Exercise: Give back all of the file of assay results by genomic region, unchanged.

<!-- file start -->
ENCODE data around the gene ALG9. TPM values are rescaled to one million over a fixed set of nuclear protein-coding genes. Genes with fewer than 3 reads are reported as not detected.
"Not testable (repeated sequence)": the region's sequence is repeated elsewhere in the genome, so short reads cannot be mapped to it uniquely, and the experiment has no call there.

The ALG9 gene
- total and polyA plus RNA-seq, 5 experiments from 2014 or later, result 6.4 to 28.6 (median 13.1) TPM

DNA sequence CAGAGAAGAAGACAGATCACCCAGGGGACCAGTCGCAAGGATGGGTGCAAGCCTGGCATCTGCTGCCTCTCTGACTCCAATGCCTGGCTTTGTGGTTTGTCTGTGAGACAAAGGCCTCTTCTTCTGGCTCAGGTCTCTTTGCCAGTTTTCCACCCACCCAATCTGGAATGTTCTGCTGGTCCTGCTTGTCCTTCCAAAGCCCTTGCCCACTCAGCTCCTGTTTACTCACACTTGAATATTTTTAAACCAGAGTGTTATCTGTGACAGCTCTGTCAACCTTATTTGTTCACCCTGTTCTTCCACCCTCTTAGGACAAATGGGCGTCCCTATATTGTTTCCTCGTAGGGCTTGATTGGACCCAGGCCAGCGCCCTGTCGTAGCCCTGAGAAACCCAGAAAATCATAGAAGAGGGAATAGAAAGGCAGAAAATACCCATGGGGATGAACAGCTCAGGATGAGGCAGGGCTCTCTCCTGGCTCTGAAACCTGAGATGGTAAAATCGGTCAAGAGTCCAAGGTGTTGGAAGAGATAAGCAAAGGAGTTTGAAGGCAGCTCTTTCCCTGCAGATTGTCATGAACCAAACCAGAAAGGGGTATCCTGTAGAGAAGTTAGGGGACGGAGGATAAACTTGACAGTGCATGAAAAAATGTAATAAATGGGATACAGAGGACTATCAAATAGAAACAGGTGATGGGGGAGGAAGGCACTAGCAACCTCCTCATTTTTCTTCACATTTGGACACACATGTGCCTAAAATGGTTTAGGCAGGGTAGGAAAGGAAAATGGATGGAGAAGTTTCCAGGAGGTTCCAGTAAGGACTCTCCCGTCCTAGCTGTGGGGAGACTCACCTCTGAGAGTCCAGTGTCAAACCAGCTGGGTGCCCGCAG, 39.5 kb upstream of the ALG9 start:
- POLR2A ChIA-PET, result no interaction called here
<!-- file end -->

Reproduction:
ENCODE data around the gene ALG9. TPM values are rescaled to one million over a fixed set of nuclear protein-coding genes. Genes with fewer than 3 reads are reported as not detected.
"Not testable (repeated sequence)": the region's sequence is repeated elsewhere in the genome, so short reads cannot be mapped to it uniquely, and the experiment has no call there.

The ALG9 gene
- total and polyA plus RNA-seq, 5 experiments from 2014 or later, result 6.4 to 28.6 (median 13.1) TPM

DNA sequence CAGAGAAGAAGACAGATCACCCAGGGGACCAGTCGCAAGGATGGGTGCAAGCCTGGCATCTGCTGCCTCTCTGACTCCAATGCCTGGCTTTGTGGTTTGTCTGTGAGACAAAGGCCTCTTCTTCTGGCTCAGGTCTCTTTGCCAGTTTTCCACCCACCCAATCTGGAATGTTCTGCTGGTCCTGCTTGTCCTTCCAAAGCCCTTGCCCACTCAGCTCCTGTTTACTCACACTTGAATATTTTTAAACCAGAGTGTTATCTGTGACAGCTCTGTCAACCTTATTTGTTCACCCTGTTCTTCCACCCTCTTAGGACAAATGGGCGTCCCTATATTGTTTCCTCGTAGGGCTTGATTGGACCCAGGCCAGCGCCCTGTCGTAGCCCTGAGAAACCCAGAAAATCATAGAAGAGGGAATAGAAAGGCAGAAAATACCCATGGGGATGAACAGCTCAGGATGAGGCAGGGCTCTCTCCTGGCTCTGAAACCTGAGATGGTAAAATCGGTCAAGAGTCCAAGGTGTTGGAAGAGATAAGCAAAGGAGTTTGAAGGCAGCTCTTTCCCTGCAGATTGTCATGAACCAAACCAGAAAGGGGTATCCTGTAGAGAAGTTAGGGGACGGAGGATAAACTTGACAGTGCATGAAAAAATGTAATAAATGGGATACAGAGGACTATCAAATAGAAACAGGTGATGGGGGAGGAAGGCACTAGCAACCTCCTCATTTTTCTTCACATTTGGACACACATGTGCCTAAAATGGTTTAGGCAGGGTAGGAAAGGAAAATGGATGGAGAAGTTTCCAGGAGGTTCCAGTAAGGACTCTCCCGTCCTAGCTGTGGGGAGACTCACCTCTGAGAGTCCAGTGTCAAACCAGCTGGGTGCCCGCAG, 39.5 kb upstream of the ALG9 start:
- POLR2A ChIA-PET, result no interaction called here